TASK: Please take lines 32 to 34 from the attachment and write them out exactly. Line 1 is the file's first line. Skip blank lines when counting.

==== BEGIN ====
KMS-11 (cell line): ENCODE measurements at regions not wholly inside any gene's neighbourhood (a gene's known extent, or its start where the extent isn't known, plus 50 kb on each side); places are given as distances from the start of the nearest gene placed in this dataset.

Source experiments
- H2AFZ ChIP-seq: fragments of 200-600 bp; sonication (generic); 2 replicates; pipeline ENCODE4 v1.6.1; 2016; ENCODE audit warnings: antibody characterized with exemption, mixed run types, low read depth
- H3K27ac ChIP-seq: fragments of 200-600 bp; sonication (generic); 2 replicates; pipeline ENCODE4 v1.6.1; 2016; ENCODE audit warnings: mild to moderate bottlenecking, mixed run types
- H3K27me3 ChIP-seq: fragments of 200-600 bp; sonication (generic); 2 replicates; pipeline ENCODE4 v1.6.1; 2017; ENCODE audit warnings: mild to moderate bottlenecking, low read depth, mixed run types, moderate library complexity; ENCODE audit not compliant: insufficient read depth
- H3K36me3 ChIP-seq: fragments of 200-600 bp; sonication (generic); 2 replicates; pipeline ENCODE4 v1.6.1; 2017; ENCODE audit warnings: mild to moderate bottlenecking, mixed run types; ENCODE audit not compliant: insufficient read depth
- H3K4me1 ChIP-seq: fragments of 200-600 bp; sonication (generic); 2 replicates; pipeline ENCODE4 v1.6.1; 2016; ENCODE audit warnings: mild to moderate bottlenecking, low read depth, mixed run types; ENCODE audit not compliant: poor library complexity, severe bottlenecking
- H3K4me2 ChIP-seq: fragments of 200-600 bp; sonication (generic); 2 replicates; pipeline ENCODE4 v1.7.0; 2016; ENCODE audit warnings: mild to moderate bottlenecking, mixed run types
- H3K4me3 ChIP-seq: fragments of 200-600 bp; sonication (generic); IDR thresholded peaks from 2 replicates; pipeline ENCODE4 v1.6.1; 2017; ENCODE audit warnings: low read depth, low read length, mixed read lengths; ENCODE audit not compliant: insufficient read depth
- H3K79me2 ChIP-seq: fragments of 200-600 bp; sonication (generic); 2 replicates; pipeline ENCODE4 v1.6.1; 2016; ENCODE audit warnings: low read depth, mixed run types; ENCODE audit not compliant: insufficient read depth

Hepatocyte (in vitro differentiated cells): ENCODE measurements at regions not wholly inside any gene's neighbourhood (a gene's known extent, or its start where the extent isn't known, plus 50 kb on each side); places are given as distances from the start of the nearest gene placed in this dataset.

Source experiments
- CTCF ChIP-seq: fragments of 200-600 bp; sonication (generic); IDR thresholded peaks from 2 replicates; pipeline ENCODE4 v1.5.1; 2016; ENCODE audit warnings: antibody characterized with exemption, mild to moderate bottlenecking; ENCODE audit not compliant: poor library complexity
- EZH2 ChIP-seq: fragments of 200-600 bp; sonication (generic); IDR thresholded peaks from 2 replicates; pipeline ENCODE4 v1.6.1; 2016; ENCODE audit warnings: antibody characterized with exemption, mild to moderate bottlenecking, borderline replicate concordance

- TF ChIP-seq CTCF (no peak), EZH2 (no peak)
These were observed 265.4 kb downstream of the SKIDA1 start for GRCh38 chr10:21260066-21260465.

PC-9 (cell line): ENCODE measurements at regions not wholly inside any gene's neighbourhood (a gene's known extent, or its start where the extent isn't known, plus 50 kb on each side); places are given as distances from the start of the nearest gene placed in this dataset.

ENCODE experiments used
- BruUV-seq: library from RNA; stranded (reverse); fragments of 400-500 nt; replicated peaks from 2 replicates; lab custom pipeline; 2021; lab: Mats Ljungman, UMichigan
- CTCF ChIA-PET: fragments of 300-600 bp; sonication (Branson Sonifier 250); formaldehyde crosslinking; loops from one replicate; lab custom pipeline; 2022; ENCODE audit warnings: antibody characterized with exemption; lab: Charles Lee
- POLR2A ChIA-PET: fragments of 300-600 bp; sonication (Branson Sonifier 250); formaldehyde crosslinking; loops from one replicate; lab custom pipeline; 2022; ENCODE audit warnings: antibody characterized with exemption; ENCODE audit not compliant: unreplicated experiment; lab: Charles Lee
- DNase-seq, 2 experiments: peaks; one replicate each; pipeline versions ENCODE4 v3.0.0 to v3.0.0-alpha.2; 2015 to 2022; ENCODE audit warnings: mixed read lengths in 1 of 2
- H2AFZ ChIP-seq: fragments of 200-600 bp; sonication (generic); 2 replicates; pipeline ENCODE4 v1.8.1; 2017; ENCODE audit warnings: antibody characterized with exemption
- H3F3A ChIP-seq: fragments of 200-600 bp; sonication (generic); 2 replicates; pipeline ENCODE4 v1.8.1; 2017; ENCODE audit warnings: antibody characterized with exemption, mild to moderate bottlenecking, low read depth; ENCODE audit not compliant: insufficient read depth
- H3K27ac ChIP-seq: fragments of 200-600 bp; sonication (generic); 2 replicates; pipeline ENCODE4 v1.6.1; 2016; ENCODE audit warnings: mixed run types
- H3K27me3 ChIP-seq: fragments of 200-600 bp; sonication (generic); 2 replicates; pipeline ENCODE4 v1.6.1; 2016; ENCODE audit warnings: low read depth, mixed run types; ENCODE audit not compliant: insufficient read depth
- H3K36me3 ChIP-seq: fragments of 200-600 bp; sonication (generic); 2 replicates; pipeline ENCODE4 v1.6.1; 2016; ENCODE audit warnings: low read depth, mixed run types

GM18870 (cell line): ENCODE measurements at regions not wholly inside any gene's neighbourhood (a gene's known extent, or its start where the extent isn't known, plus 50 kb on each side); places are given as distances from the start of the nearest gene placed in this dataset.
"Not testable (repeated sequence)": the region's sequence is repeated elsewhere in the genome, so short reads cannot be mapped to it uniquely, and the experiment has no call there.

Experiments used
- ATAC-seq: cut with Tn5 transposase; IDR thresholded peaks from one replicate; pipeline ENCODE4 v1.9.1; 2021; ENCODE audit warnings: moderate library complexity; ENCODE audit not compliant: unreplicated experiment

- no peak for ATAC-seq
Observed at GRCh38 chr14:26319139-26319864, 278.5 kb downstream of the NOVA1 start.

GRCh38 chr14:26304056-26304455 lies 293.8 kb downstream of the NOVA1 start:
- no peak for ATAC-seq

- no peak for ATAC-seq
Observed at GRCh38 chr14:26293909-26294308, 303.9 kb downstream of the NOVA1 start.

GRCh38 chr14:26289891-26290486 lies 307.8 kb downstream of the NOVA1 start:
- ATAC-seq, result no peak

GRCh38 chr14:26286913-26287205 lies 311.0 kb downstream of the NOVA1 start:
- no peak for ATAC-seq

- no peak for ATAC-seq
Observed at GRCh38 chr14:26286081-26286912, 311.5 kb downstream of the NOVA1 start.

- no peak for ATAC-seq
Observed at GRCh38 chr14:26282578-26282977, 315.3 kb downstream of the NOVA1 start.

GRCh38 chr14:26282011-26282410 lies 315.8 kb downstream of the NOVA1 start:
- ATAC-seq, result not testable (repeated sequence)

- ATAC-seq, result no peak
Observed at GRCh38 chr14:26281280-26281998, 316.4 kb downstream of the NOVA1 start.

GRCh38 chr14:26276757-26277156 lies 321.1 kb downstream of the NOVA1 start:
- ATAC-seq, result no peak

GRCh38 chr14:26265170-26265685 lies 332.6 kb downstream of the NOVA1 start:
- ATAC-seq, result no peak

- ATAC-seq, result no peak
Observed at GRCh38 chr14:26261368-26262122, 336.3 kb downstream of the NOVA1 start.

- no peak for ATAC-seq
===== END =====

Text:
- no peak for ATAC-seq
Observed at GRCh38 chr14:26319139-26319864, 278.5 kb downstream of the NOVA1 start.

GRCh38 chr14:26304056-26304455 lies 293.8 kb downstream of the NOVA1 start: